DevOps isn’t The Cloud. You can “do” DevOps internally on-prem and internally, although many cloud-deployed products can benefit from a DevOps approach. Many cloud providers offer specific, DevOps-friendly services designed for products that move at an Agile cadence.

DevOps isn’t a management framework like ITIL, although it can exist within such a framework, or exist without any such framework. DevOps doesn’t tell you how to “run IT” in your company; it’s an approach to solving a specific problem, which is, “how can we safely and consistently deploy software a lot faster and with a lot less effort?”

What Does DevOps Look Like?

I tend to evaluate DevOps best as a kind of organization chart. There are certain org charts that, to me, scream “we’re doing DevOps!” and certain ones likewise scream the opposite.

DevOps is centered around code, and its deployment, which means DevOps is centered around a product. A product might be an app, or it might be some kind of infrastructure-creation system (“Infrastructure as Code,” which I’ll discuss later), or something like that. With that in mind, the team of people involved are usually called the product team.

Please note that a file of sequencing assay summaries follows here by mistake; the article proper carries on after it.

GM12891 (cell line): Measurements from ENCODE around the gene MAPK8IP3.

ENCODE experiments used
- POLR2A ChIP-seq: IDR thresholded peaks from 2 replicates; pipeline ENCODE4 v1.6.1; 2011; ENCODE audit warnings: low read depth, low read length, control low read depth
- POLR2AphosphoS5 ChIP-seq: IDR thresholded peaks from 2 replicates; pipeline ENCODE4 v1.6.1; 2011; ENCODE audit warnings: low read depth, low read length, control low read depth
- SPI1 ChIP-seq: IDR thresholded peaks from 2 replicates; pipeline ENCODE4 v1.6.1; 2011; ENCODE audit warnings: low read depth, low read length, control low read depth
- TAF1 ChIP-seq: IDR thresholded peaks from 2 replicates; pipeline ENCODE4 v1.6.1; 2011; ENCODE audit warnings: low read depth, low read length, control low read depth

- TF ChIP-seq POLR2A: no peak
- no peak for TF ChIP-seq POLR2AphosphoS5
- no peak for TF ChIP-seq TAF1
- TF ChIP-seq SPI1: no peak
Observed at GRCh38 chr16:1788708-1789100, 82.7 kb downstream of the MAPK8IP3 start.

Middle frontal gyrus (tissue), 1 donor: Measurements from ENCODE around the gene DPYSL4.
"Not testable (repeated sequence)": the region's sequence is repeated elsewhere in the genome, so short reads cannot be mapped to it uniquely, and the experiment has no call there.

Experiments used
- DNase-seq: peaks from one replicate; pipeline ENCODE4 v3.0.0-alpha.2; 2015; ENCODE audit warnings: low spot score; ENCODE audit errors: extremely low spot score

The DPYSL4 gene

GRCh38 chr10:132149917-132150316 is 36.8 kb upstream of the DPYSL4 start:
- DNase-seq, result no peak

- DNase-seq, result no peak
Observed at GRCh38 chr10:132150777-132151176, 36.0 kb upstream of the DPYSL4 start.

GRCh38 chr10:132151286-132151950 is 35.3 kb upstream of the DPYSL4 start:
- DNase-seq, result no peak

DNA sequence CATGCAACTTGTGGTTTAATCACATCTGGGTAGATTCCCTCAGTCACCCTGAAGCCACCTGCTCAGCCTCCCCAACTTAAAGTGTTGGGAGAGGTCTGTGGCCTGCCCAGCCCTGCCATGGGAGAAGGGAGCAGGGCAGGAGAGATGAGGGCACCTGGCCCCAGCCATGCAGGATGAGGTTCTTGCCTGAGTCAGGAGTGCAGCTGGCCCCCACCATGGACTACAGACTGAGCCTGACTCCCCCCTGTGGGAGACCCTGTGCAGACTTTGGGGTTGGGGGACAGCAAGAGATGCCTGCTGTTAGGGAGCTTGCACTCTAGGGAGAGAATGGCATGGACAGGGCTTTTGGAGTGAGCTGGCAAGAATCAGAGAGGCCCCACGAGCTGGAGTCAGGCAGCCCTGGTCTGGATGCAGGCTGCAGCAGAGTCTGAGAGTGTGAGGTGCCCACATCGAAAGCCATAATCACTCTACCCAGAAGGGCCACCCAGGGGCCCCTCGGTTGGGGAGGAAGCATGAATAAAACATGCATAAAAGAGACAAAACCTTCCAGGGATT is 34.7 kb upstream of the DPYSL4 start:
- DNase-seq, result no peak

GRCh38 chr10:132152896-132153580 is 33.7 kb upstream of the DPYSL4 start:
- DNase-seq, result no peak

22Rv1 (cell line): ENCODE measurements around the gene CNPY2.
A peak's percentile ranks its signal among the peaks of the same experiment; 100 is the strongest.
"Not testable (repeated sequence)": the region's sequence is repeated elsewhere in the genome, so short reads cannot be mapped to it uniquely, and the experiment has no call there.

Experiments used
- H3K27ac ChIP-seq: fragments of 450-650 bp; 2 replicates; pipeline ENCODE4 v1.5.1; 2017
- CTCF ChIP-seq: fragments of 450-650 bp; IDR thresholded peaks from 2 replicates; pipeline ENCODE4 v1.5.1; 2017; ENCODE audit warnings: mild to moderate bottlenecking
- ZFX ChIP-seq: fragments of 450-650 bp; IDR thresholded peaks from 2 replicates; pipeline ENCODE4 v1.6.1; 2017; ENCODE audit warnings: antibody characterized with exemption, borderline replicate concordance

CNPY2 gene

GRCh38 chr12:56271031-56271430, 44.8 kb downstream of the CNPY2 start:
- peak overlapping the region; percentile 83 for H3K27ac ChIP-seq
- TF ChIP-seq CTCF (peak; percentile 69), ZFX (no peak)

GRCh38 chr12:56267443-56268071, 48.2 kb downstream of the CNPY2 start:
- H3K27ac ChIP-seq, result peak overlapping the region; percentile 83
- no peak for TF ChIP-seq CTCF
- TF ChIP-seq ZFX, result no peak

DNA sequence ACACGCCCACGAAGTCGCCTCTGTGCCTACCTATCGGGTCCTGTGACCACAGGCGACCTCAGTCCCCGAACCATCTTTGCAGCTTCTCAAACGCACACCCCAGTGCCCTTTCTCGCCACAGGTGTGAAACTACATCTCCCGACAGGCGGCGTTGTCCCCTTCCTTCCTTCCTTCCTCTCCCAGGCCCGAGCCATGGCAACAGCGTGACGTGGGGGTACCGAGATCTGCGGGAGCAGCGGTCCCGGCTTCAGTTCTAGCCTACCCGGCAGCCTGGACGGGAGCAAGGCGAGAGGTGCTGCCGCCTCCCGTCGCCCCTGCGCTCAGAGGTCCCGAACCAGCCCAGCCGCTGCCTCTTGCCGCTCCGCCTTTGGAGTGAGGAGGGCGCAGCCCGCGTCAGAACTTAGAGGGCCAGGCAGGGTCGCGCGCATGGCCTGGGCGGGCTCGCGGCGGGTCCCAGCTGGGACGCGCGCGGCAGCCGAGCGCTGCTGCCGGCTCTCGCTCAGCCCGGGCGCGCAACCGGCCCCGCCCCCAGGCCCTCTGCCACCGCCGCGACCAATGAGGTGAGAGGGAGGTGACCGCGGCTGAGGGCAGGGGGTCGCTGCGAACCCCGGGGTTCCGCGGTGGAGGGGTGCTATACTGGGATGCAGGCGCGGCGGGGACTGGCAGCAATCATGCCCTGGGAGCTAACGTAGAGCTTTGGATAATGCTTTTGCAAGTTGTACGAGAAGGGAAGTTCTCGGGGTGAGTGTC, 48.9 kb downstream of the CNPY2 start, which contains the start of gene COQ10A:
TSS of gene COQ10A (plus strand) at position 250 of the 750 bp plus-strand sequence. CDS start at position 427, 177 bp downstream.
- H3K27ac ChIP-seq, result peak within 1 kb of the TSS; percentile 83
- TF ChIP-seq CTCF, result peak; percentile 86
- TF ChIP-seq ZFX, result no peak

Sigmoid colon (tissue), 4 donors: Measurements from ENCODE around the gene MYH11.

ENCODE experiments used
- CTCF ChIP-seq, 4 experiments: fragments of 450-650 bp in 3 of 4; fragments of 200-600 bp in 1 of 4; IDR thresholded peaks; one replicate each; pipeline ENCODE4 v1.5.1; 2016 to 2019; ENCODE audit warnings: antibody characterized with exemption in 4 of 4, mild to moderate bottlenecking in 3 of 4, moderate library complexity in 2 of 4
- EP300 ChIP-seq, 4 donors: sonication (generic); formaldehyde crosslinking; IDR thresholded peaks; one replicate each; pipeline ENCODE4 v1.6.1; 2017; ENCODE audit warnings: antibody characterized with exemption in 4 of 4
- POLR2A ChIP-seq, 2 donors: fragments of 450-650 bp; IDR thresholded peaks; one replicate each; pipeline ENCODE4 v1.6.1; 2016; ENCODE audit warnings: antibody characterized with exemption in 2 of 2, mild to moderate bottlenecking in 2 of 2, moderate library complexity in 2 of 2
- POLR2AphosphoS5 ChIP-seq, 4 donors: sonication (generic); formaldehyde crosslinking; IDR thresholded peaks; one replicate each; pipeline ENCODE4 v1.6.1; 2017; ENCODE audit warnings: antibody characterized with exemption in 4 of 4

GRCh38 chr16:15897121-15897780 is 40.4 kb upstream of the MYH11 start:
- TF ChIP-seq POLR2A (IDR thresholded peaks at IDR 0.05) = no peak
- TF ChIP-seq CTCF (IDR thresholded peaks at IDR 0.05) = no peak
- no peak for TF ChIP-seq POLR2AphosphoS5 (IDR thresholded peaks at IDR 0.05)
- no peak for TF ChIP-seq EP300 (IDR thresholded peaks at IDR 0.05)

A product team often consists of several roles. You might have a project manager, a product manager, several developers (although not more than can eat only two pizzas, a UX designer, and so on. You’ll also have some Operations people, such as a database administrator, someone in charge of the product’s deployment, and so on. Everyone needed to take the project from “code” to “in production” is on the team. You do not simply have a dev team that codes, and then tosses the code “over the wall” to someone else. DevOps eschews silos and focuses on bringing everyone together who contributes to the product’s existence and success.

Very notable is the inclusion of Operations in the product team. “Hey, let’s use this new user interface library that looks cool!” might be all the discussion a pure-dev team has before jumping in and using said new library; the presence of an Operations person on the team lets them raise concerns like, “guys, that thing is a bear to deploy and requires a full system restart every time we do.” This is the heart of DevOps: everyone, developer and Operations alike, becomes concerned with the outcome of the product: getting it to production. There’s no, “hey, we’re done coding, let’s hand it off to another team to deploy;” the same team is responsible for every aspect of the product’s lifecycle.